In addition to restoring the natural carbon cycle, healthy soils have a better capability to

  1. hold water which reduces the impact of droughts 
  2. absorb water which reduces the risk of flooding

Moving on from the food system, keeping products and materials in use also decreases the amount of land required for sourcing virgin raw materials. The gradual adoption of this process can result in more and more land being returned to nature.

Connect the Dots, a city-led initiative to promote local regenerative agriculture in the rural zone of São Paulo is an implementation of this system. The project focuses on protecting the natural systems threatened by conventional agricultural practices and urban sprawl.

The municipality purchases the food produced from these practices and offers it to vulnerable people at 30% more than market value. This serves as an incentive for farmers to continue the adoption of regenerative practices.


Challenges Standing in the Way of a Circular Economy

Meeting the requirements of a true, circular economy isn’t easy. Currently, only 8.6% of the world is circular. Achieving the transition from a linear to circular economy is a long and winding road with many potholes along the way.

Controlling the Cycles Efficiently

Product designers are not waste managers. They don’t have any strong reasons to include end-of-life considerations in their products. As a result, most products are hard to disassemble and/or recycle.

CE model requires integrating the entire product life cycle—from the extraction of raw material to disposal (or reuse and recycle). There are two ways to achieve this—single ownership of the product chain and collaboration between companies.

Both these solutions have inherent disadvantages. If companies own the entire life cycle of products, they may, very easily, cross-subsidize different activities leading to inefficient production and high prices. Moreover, the upfront costs of this process may be too high for newcomers. Similarly, collaborations may lead to cartel-like behaviour.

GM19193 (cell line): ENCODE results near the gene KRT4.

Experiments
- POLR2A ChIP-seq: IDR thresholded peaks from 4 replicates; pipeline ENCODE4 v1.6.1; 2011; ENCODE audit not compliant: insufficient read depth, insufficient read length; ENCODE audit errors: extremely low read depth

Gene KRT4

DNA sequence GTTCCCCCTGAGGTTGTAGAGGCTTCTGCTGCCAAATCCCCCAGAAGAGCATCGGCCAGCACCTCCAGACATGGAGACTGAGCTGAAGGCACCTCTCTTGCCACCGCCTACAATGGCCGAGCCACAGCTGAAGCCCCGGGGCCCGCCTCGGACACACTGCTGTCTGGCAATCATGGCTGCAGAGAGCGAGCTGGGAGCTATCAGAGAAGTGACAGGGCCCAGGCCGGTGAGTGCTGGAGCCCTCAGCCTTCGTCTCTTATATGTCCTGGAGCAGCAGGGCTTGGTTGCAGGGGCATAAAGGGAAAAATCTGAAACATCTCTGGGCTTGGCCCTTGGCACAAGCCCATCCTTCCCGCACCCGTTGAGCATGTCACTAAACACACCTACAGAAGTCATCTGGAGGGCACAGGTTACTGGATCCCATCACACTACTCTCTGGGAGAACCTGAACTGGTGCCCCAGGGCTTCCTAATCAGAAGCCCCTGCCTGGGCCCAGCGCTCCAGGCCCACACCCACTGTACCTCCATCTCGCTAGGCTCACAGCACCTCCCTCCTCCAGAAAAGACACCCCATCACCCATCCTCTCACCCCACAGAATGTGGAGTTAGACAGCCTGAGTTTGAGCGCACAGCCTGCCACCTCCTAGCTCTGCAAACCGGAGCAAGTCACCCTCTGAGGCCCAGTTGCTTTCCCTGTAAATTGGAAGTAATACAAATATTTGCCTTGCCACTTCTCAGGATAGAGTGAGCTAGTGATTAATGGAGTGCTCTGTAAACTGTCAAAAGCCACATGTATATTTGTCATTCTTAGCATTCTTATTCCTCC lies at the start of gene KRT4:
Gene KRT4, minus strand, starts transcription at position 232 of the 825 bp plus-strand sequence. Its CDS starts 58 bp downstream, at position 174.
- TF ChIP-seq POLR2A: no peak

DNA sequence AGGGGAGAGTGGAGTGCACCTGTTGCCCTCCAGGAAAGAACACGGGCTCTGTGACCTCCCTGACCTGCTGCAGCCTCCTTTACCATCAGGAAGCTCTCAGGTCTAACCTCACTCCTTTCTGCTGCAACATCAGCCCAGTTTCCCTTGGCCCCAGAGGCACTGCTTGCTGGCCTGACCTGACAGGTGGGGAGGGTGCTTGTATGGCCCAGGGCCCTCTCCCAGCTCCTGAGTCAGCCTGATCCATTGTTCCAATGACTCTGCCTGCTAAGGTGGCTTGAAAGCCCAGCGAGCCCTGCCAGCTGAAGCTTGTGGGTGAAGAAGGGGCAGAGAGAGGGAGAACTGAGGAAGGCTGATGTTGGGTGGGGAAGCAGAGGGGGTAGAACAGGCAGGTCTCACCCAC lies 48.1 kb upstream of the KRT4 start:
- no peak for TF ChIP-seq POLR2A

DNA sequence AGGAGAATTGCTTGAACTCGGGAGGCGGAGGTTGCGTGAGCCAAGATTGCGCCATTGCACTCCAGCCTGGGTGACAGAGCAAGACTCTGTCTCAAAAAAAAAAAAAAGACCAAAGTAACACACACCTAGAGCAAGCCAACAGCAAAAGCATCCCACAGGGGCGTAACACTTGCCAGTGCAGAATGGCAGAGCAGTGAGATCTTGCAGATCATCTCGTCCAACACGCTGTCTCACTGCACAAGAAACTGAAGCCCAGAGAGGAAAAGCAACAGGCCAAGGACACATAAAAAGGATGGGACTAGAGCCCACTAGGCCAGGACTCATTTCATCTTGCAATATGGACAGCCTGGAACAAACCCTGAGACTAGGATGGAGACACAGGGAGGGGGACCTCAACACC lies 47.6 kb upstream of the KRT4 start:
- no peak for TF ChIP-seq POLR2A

Resilience in Connected Industries

It isn’t always possible to keep the resource loop within one industry. Many industries will see their waste as a resource for other industries. Linking up these industries will create a complex interdependence, leaving the system highly vulnerable to disruptions.

Nature is, quite ironically, the best example to understand this. The huge complexity of ecosystems in nature means that a change in one variable can create a cascade of effects that will lead to the collapse of the entire system. Climate change, loss of biodiversity, etc. are all examples of this.

The impact of a similar crash in the financial or manufacturing industries for instance would be unpleasant at the very least.


Keeping the Environment at the Centre

The most rudiment focus of the circular economy model is to reduce the harm to the environment. But what is the exact relationship between circularity that maximizes profits and circularity that minimizes environmental harm?

The implementation of a circular economy needs policies that focus at achieving both economic growth and reduced environmental impacts.


Surpassing Consumer’s Convenience Expectations

A properly functioning CE does not only depend on the government and industry. Consumers, too, have a role to play. And a very important one at that.

Consumers have grown accustomed to easy, convenient things. And that has become their choice. Let’s take disposable plastic as an example. We are so used to its flexibility and impermeable qualities that it would be too difficult to let go of.

Let’s imagine a mineral water brand wishes to change its packaging into an eco-friendlier material. Paper cartons may be an option—lightweight just like plastic bottles. But they’re vulnerable to contact with solution or water. So, no. Glass bottles may be another alternative but they’ll get too heavy for a bigger size.